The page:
Let’s do this!
So I got up at 5.30am to catch the train to the airport, and my flight was supposed to leave at 8.00. As it happened, I was rushed and couldn’t figure out which ticket was the cheapest (and I didn’t leave enough change to get one anyway), so I ended up cheating the good people at Munich Verkehrsgesellschaft and riding the 30 minutes from the edge of my zone to the aiport without a ticket. I paid for this by going into some kind of early-morning paranoia and freaking out during the entire ride whenever anyone got on the train, or moved, or turned his head toward me, etc. THAT’S THE GUY. THAT MUST BE THE GUY. I’ve heard they sometimes use plainclothes security to check. They haven’t checked for my ticket once in the two months I’ve been here, riding Munich transit, but it’s going to happen THIS MORNING! I was literally sweating.
Thankfully nothing happened, and I got onto my plane with minimal confusion (I seem to have gotten comfortable enough with being around German signage and German speakers that I sort of forgot that I still can’t respond normally to muttered one-word commands given by security people). But I got through with minor confusion — and the only real shock happened at my layover in vienna, when I almost lost my iPod in the security check, and had to ask people to look for it. Thankfully they found it, but I felt like an idiot. I never have trouble flying! It must have been the language thing.
Okayyyy, boring anecdotes, but I’d been saving them up to tell you all, so. With that out of the way:
I landed at around 2pm (on Friday) and met Anka, who was hosting me! We went back to her (friend’s) apartment where she began feeding me traditional Polish foods, an activity we would continue for the following 48 hours.
Here is an artsy picture from the apartment.
And here is the outside. Usually I hate this Soviet block-style architecture but since I was in Warsaw it made me feel like I was in The Decalogue, so I was excited in a nerdy way. (As usual.)
So as soon as I’d gotten some food and drink in me, we started off to the Old Town…
St Anne’s, you know who on the front.
Beautiful Baroque and Rococo interior — it’s similar to what you find in Munich, but still distinctive and different!
I think the chandeliers make a huge difference.
The ceiling… picture didn’t come out that great…
The painting on the side altar is a portrait of St Maximilian Kolbe, the Polish Franciscan friar who was sent to Auschwitz for hiding Jews, where he volunteered to die in place of a stranger.
You can climb up the old bell-tower and see some cool views:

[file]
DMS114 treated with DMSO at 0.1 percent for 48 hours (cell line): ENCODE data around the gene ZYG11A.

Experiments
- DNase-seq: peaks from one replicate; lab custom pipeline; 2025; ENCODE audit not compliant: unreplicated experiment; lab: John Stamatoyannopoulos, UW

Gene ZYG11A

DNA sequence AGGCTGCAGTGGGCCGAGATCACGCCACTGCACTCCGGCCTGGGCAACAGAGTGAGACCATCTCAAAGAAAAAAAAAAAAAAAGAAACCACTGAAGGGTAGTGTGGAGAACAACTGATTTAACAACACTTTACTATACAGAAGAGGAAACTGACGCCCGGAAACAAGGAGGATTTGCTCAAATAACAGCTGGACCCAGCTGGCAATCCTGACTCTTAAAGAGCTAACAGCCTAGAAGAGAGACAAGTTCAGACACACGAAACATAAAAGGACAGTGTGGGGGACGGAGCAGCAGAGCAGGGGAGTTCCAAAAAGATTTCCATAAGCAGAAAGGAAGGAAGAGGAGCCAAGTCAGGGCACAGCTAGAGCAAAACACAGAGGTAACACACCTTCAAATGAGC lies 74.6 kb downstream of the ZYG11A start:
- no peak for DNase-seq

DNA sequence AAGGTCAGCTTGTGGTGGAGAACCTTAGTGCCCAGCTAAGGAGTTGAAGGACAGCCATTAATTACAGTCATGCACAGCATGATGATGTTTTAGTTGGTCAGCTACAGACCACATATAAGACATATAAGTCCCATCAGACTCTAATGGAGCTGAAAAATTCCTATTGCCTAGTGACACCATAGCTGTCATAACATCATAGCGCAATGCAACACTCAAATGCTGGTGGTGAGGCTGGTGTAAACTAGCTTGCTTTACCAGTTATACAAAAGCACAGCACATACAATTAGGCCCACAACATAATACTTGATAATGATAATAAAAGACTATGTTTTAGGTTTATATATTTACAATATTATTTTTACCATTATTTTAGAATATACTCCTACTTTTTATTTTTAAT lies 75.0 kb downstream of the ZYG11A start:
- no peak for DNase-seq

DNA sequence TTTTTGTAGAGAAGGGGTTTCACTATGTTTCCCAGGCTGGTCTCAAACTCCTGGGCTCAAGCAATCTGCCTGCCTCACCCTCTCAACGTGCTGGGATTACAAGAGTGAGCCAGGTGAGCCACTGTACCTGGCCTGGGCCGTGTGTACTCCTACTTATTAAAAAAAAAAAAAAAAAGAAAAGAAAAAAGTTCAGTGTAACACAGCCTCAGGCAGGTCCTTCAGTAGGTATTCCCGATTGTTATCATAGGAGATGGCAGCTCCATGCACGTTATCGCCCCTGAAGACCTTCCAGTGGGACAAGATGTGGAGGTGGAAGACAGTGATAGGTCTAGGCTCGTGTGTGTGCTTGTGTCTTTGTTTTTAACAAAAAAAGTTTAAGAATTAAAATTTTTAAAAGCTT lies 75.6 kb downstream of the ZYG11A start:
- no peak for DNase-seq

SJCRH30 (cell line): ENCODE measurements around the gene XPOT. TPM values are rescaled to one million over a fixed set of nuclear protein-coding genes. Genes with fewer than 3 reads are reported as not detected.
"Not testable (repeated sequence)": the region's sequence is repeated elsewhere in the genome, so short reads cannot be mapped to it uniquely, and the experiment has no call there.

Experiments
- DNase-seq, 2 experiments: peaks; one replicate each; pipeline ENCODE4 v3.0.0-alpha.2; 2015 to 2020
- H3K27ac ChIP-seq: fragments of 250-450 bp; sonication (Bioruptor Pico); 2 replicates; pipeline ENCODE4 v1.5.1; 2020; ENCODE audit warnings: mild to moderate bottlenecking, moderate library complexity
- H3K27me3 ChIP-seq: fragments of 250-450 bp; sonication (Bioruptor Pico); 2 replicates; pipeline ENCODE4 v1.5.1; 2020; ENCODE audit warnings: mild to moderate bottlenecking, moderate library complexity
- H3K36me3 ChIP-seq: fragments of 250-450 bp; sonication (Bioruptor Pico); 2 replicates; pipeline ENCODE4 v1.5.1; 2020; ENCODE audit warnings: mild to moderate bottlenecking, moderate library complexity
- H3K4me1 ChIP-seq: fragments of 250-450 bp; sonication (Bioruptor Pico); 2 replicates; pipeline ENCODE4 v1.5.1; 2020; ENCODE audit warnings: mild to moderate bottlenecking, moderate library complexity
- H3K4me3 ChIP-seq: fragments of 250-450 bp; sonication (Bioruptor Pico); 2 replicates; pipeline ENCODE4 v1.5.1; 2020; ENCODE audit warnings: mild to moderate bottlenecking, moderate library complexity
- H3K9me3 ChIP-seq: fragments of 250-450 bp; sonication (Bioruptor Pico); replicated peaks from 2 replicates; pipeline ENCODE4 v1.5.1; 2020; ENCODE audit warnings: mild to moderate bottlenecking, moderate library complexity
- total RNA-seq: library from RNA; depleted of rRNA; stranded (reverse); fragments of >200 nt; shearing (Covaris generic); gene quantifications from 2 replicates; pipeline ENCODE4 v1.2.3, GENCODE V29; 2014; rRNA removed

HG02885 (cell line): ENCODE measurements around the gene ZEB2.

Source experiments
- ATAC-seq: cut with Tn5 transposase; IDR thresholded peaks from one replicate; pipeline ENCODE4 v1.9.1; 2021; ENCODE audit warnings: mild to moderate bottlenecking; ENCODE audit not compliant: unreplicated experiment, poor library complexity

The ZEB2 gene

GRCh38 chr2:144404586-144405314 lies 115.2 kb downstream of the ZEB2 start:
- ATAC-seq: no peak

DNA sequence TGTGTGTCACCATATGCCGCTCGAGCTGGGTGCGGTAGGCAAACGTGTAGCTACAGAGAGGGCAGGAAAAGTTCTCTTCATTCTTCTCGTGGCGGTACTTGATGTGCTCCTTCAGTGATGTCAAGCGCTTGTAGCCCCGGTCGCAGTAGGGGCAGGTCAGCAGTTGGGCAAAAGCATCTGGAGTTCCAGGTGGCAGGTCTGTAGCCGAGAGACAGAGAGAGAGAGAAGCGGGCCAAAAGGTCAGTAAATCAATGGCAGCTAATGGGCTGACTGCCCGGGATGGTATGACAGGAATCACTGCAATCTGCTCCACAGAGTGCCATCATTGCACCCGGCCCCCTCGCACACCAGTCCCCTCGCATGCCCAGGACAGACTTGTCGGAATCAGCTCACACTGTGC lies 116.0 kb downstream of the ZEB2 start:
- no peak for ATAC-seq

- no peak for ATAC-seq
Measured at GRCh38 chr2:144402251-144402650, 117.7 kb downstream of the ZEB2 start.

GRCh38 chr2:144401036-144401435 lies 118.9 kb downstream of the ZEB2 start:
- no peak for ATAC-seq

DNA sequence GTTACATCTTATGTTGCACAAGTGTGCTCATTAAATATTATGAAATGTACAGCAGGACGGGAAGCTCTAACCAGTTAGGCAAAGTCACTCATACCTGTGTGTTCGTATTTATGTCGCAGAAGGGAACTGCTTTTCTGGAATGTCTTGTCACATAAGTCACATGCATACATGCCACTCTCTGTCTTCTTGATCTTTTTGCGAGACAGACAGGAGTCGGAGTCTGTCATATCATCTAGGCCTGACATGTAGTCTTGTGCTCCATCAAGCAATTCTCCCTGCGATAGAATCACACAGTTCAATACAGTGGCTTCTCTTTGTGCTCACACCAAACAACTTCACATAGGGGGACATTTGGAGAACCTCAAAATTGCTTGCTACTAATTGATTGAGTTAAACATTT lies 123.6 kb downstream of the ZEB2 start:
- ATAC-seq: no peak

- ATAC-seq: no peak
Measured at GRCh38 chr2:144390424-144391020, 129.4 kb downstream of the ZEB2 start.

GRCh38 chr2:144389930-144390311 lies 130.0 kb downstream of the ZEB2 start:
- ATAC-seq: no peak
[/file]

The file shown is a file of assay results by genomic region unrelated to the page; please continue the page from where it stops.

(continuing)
This is the Royal Palace Square — the Market Square is just a bit further back, but by the time we got there it was dark… but hang on, I’m not done.
The royal palace, on the right.
Look at my panorama skills.
I never made it to that Gothic church across the river — gotta come back another time!
And the back of St Anne’s.
Beautiful, huh?? While we were looking out over the city, Anka started telling me about the history of the city, especially during WWII, when Warsaw was occupied by the Germans. The city was bombed during the initial siege in 1939, but when the people rose up against the Nazis in 1944 — and eventually lost — the whole city was razed in retribution. So everything that you can see of the Old Town, basically, and really most of everything I saw while I was there, has been restored or rebuilt since the end of the war. You can get an idea of what it looked like:
Well, we went back down, and the food-eating continued as I had some smoked cheese, delicious borscht soup, dumplings, red wine, and ice cream (separately but in that order)… also, at least compared to food prices in Munich, it was all EXTREMELY well-priced. I got a little happier every time I bought something.
Onward! I think this was before we ate.
We explored St John’s Archcathedral.
A big rococo altarpiece for someone’s relics — now I forget whose.
The west end of the nave.
And then into the crypt!
It was bigger than I expected! this is only a small part.
Some of the oldest, most unassuming remains are the most interesting…
Anka was telling me which belonged to whom, when she could, but I can’t really place them now…
This one was marked (I think) “the Gothic crypt,” and has therefore been around quite a long time…
Aaand back up out into the Market Square.
Here is a basilisk/dragon/monster! There’s a legend about it.
And a mermaid — there’s also a legend about her. Anka told me all of them, and I would repeat them, but I might get them wrong… comment if you want to hear (Heidi) and I’ll try!
And we walked around parts of the old walls of the barbican that have been rebuilt.
I’ll leave you there for now, because this is already huge, and get back to you soon with PART TWO!